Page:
“No,” she said. “People are entitled to opinions. I have opinions about people myself. I’m just so happy to win my first tournament on American soil in my hometown. I’m just happy about that, and I’m grateful. All the ups and downs I’ve been through, especially the downs, have really made me who I am today. It’s made me grateful. Without the downs, I wouldn’t be as happy as I am today.”

So happy, Wie cried when Saturday’s win fully sank in.

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Perez skips Torrey, 'upset' with Ryder Cup standings

By Will GrayJanuary 24, 2018, 2:19 am

Pat Perez is unhappy about his standing on the U.S. Ryder Cup points list, and his situation won't improve this week.

Perez won the CIMB Classic during the fall portion of this season, and he followed that with a T-5 finish at the inaugural CJ Cup. But he didn't receive any Ryder Cup points for either result because of a rule enacted by the American task force prior to the 2014 Ryder Cup which only awards points during the calendar year of the biennial matches as well as select events like majors and WGCs during the prior year.

As a result, Perez is currently 17th in the American points race - behind players like Patrick Reed, Zach Johnson, Bill Haas and James Hahn, none of whom have won a tournament since the 2016 Ryder Cup - as he looks to make a U.S. squad for the first time at age 42.

"That kind of upset me a little bit, the fact that I'm (17) on the list, but I should probably be (No.) 3 or 4," Perez told Golf Digest. "So it kind of put a bitter taste in my mouth. The fact that you win on the PGA Tour and you beat some good players, yet you don't get any points because of what our committee has decided to do."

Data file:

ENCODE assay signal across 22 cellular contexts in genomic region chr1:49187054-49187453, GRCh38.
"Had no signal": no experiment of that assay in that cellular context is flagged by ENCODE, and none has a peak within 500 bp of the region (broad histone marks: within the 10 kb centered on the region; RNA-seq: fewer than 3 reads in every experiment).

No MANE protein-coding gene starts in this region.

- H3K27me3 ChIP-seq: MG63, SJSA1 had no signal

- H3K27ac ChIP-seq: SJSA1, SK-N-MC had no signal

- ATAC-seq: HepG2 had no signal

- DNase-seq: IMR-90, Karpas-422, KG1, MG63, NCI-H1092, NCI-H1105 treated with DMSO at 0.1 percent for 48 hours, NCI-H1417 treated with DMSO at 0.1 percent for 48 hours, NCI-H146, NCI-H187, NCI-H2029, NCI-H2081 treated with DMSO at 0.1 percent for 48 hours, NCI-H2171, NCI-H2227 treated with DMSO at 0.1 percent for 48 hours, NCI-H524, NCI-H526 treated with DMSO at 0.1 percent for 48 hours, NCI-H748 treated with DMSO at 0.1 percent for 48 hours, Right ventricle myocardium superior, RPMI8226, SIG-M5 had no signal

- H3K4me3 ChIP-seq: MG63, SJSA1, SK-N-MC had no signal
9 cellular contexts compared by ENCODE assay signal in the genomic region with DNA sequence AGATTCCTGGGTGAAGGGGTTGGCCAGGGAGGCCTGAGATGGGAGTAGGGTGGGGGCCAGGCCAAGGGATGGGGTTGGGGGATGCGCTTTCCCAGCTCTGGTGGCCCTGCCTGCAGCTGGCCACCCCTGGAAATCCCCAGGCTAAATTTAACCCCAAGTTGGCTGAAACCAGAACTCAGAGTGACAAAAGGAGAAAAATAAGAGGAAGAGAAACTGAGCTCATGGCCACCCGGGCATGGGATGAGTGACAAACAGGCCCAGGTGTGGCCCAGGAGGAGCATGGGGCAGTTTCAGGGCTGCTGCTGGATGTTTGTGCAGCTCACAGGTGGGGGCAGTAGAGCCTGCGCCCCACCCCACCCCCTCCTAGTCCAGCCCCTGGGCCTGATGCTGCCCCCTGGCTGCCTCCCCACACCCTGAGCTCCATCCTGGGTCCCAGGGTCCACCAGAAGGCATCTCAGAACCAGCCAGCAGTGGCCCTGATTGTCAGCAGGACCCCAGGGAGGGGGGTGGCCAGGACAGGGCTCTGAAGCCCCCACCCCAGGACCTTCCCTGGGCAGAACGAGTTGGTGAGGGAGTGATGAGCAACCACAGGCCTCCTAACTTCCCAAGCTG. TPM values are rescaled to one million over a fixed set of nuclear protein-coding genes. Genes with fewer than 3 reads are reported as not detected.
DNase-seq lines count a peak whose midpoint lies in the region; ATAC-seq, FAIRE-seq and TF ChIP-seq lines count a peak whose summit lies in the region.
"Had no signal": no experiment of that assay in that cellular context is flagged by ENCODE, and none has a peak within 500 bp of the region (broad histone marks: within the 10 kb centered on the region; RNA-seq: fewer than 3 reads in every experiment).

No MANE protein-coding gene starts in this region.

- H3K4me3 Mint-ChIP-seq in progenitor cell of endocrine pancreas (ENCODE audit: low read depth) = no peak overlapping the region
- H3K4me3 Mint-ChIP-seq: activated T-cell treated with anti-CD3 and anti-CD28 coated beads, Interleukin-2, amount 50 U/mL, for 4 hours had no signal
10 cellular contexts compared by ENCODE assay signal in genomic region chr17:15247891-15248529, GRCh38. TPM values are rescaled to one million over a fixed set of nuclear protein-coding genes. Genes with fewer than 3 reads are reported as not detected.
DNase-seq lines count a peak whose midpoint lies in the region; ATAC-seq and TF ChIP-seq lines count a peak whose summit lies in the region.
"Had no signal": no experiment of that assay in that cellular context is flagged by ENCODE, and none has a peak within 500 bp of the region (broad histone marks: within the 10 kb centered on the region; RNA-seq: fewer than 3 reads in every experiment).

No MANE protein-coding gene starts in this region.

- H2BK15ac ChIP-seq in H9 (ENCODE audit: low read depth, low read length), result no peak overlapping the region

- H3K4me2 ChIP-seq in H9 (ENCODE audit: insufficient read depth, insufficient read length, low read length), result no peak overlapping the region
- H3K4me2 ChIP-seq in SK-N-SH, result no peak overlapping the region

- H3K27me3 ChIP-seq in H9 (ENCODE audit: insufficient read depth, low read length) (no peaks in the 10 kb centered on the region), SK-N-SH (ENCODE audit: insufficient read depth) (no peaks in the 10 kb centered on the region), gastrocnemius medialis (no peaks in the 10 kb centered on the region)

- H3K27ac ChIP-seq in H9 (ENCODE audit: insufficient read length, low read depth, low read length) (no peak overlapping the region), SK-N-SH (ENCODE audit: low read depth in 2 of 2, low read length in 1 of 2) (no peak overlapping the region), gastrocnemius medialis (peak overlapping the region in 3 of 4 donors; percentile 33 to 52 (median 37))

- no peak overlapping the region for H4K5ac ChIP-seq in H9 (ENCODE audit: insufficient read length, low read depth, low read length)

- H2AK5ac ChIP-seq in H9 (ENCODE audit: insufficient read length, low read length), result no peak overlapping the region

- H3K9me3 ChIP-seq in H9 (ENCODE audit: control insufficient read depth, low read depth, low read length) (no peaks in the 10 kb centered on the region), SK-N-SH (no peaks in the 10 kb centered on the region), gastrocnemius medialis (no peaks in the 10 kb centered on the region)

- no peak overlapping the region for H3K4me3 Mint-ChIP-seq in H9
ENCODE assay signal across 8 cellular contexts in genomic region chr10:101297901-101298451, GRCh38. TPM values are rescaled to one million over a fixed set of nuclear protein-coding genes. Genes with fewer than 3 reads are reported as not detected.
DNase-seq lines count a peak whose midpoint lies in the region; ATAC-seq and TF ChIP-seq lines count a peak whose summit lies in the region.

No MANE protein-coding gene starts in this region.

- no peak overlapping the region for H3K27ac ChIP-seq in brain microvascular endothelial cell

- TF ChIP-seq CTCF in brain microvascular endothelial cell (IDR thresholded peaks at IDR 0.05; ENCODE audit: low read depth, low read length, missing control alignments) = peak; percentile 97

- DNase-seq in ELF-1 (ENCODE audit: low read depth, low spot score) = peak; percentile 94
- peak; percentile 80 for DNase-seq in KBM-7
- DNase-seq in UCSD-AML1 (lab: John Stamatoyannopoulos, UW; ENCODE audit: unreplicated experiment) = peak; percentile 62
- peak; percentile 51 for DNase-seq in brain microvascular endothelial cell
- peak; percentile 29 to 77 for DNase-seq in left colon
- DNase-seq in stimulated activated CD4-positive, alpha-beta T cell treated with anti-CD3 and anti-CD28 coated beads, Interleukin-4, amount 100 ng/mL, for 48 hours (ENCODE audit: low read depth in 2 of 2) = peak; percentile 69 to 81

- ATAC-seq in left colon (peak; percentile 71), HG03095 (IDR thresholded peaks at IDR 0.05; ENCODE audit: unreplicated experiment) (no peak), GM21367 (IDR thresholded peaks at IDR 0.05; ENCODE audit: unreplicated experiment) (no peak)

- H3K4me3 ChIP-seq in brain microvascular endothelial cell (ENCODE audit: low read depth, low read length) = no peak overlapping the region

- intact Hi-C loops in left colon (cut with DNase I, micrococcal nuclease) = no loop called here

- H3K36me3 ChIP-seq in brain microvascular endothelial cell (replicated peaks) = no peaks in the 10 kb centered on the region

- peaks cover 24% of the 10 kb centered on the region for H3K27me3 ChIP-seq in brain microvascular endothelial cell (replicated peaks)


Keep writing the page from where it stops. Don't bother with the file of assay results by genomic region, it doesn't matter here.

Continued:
Perez won't be earning any points this week because he has opted to tee it up at the European Tour's Omega Dubai Desert Classic. The decision comes after Perez finished T-21 last week at the Singapore Open, and it means that the veteran is missing the Farmers Insurance Open in his former hometown of San Diego for the first time since 2001.

Perez went to high school a few minutes from Torrey Pines, and he defeated a field that included Tiger Woods to win the junior world title on the South Course in 1993. His father, Tony, has been a longtime starter on the tournament's opening hole, and Perez was a runner-up in 2014 and tied for fourth last year.

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Woods favored to miss Farmers Insurance Open cut

By Will GrayJanuary 24, 2018, 1:54 am

If the Las Vegas bookmakers are to be believed, folks in the San Diego area hoping to see Tiger Woods this week might want to head to Torrey Pines early.

Woods is making his first competitive start of the year this week at the Farmers Insurance Open, and it will be his first official start on the PGA Tour since last year's event. He missed nearly all of 2017 because of a back injury before returning with a T-9 finish last month at the Hero World Challenge.

But the South Course at Torrey Pines is a far different test than Albany, and the Westgate Las Vegas SuperBook lists Woods as a -180 favorite to miss the 36-hole cut. It means bettors must wager $180 to win $100, while his +150 odds to make the cut mean a bettor can win $150 with a $100 wager.

Woods is listed at 25/1 to win. He won the tournament for the seventh time in 2013, but in three appearances since he has missed the 36-hole cut, missed the 54-hole cut and withdrawn after 12 holes.